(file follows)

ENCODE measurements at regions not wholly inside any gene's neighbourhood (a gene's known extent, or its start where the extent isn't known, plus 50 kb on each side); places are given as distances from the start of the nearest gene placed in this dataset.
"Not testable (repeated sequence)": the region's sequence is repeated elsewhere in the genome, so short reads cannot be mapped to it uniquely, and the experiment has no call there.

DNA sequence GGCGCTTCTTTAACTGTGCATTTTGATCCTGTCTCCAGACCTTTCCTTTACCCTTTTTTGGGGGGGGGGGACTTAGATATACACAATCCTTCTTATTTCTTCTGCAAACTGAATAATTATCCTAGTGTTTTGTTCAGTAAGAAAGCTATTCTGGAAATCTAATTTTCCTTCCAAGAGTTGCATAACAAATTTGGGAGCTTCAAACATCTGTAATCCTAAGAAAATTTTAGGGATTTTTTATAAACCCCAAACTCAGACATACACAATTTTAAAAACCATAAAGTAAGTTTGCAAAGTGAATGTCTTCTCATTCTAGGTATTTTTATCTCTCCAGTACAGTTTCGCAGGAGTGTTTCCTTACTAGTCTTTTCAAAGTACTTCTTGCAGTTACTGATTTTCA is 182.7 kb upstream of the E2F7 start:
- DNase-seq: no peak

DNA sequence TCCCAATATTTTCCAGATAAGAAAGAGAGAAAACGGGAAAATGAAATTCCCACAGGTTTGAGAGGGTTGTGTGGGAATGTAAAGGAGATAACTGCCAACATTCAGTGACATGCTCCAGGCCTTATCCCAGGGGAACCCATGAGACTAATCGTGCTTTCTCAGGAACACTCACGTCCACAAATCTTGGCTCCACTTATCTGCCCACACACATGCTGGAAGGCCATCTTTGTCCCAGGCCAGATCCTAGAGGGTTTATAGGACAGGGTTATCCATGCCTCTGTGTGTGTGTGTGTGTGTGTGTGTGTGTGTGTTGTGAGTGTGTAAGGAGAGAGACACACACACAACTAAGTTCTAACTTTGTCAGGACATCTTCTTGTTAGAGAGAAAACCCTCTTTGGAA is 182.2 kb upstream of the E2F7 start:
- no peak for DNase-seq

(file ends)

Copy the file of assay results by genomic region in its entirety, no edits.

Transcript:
ENCODE measurements at regions not wholly inside any gene's neighbourhood (a gene's known extent, or its start where the extent isn't known, plus 50 kb on each side); places are given as distances from the start of the nearest gene placed in this dataset.
"Not testable (repeated sequence)": the region's sequence is repeated elsewhere in the genome, so short reads cannot be mapped to it uniquely, and the experiment has no call there.

DNA sequence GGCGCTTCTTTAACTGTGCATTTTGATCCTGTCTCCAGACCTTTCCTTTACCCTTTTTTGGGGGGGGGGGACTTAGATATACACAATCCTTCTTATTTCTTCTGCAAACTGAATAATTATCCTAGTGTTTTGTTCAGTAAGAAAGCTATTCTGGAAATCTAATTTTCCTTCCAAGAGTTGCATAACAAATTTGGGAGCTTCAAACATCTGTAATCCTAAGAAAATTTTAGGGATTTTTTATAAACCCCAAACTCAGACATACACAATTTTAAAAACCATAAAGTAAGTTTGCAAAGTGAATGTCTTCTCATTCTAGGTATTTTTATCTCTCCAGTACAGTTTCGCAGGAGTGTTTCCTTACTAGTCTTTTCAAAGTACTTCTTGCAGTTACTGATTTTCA is 182.7 kb upstream of the E2F7 start:
- DNase-seq: no peak

DNA sequence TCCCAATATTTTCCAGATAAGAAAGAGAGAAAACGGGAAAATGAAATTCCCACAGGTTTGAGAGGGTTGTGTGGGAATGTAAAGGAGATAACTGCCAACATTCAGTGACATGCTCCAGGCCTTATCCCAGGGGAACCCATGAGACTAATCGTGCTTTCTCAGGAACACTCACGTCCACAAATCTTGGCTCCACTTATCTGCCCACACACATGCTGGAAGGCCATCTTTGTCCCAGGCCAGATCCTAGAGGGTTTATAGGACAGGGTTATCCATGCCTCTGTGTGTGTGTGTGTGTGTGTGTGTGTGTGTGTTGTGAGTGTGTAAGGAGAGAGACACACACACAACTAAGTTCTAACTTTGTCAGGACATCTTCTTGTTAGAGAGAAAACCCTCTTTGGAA is 182.2 kb upstream of the E2F7 start:
- no peak for DNase-seq